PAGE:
As I’m coming to the end of the training block for the Tour de Newport (just a couple of weeks to go), I’ve been reflecting on all the things I’ve encountered on the journey and all of the photos I’ve taken. Today I’m reflecting on the running adventures which quickly became a highlight of each week of training.
When you have a 20 week training plan, there are going to be a lot of miles to cover and rather than just cover the same routes week in, week out, I was keen to travel to different places. This would be a great way of making runs interesting and making me look forward to the longer runs.
Throughout the week I stuck largely to the same core of around 3 or 4 routes as I was getting those runs done early in the morning but for the Saturday and Sunday runs I was constantly planning where to go. For many of the runs I’d jump on a train to head to a town and then run either along the road or along footpaths to another town. The plan would start with a distance and then based on my knowledge of the train network in the area I’d have an idea of where I could head. I’d then fire up the OS Maps on the OnTheGoMap.com website and plot a route.
Roads, country lanes, footpaths, canal towpaths, fields, woodlands, forestry trails, beaches, sand dunes, cliff footpaths, urban streets, stream crossings, I’ve encountered them all since the training began. My bread and butter miles were pounding the tarmac around Newport and then on the weekends I’d mix it up either with a pure trail run or a combination which would be similar to what I’d experience on race day.
Tarmac is always straightforward and predicable and is great for churning out the miles but the adventures are usually on the trails where you’re so much more likely to encounter interesting things like wildlife, vistas and historical things. The nature of the terrain means that things can get tough at times such as wading through a freshly ploughed field or discovering that a path you wanted to run along has overgrown. But these are where memories are made and if everything was always so easy it wouldn’t be so fun.
Travelling on my Running Adventures
Given the choice I’d much prefer to travel by train on a running adventure. It’s like an extension of the adventure having to plan which train to catch, deciding on connecting trains and the actual journey itself. New routes taking in new stations are always fun and the journey just adds to the adventure. And when you meet a friendly stationmaster like I did on a recent trip to Pewsey it makes it even more interesting – you can’t beat a bit of local knowledge.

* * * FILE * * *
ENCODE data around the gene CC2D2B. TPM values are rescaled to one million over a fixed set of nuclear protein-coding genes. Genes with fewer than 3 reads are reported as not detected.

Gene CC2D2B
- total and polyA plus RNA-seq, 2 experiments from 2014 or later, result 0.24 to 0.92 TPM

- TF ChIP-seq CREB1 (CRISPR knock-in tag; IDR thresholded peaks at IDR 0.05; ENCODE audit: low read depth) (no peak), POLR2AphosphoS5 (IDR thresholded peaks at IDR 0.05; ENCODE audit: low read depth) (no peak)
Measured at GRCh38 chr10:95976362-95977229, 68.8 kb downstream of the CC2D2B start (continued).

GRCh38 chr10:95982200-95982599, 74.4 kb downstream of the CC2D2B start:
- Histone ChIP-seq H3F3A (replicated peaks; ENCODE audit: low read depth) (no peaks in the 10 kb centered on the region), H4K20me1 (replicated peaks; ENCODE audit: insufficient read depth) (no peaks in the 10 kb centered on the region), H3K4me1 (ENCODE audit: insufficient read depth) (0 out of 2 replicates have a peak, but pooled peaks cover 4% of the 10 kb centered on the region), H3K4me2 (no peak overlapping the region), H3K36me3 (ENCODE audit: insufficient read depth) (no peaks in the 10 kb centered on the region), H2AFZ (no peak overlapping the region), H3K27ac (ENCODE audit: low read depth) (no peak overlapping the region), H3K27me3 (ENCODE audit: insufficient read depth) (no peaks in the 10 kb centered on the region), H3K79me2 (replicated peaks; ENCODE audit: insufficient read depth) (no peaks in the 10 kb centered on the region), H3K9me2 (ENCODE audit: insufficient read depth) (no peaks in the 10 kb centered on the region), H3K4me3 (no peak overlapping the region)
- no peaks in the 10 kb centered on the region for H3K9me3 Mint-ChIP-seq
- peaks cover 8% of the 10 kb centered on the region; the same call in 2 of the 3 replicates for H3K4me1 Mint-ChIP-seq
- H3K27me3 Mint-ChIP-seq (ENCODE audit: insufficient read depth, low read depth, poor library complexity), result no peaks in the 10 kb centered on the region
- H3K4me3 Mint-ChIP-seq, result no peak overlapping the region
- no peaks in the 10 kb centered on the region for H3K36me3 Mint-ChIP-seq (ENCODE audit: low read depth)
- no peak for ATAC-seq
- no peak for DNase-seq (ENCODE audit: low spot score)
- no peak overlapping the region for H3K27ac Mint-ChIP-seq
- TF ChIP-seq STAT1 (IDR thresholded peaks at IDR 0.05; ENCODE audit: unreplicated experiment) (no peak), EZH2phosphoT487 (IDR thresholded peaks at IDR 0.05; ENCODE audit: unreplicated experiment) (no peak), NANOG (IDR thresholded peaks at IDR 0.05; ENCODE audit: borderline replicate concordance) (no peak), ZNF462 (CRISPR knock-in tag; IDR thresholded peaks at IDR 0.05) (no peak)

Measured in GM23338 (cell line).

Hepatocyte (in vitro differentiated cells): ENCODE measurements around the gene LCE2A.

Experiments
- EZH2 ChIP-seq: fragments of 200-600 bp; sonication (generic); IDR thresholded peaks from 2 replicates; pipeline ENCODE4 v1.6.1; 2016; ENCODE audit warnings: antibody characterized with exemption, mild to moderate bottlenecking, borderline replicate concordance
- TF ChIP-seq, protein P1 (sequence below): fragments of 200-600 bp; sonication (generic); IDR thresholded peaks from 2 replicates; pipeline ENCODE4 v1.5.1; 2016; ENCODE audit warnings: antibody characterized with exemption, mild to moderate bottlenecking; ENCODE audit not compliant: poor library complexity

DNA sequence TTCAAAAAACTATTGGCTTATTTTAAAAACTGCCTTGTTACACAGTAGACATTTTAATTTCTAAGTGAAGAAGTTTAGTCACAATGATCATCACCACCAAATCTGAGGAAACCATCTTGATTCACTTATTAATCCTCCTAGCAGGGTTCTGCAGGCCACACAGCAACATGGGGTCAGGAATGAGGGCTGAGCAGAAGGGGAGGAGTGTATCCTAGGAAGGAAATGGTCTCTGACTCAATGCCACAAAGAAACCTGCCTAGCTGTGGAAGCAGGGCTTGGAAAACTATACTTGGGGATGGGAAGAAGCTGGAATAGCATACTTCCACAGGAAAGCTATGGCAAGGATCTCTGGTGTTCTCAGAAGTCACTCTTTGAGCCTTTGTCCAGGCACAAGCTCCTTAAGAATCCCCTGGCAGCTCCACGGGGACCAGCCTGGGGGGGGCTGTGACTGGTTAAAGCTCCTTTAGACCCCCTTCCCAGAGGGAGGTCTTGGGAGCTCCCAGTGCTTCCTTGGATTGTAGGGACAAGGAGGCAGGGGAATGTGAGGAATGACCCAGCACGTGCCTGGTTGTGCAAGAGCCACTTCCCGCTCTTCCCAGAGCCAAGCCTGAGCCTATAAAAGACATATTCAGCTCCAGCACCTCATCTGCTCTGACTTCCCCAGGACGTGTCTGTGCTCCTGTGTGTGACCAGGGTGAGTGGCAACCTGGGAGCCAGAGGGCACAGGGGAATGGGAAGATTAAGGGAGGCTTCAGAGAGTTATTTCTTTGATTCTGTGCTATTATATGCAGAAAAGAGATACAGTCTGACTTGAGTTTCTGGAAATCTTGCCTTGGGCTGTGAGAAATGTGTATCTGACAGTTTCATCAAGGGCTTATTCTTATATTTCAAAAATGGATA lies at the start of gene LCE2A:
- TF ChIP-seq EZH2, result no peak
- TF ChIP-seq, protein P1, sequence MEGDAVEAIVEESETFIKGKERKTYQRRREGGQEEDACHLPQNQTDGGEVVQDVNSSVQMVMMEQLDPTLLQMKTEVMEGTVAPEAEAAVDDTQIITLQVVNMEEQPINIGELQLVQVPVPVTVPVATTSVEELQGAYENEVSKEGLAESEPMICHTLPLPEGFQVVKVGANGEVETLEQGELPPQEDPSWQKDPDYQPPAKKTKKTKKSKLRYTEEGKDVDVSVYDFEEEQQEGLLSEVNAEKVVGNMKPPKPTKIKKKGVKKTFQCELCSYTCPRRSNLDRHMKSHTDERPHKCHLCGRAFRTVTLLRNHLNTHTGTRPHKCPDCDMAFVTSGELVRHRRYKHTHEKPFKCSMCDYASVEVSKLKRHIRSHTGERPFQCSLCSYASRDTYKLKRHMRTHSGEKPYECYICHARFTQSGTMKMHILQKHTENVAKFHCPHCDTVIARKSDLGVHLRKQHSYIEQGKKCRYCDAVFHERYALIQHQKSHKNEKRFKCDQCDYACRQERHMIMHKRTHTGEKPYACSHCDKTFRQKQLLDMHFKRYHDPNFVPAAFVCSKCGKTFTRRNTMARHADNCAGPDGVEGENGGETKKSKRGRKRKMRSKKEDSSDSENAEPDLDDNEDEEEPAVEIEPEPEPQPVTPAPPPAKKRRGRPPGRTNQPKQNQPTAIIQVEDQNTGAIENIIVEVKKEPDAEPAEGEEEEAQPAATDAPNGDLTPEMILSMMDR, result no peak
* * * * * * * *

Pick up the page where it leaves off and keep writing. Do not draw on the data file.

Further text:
Travelling by train does mean that I need to carry liquids and any food along with colostomy supplies and a change of kit for the end of the run but running with a backpack is always good practice for future ultra races where you are required to carry kit with you.
The Rewarding Nature of Running Adventures
Running adventures are so rewarding. I love photography, I love running, I love travelling, I love being in the countryside, I love history, I love discovering, I love learning new things and heading out on a running adventure ticks pretty much every one of those things on every run.
Maybe it’s just a knack I have or the fact that I try to pick out interesting things on an OS Map or it could be that we have such a rich and varied country but seem to find something interesting on every running adventure.
And the adventure just isn’t about the running itself but the post-run beer and spending time editing photos to find the best ones (I can easily take a couple of hundred photos on a run).
|Wales Coast Path|
|Vale of Glamorgan|
|Penarth to Barry Loop|
|Weston-super-Mare to Bristol|
|Frome to Bath|
|Llantwit Major to Rogerstone|
|Ledbury to Hereford|
|Cheltenham Grand Tour|
|Rhymney River Circular|
|Freshford to Bristol|
|Burnham-on-Sea to Weston-super-Mare|
|Cotswold Relay Recce|
|Pewsey to Avoncliff|
|Stroud to Gloucester|
|Newport to Bristol|
|Patchway to Bedminster|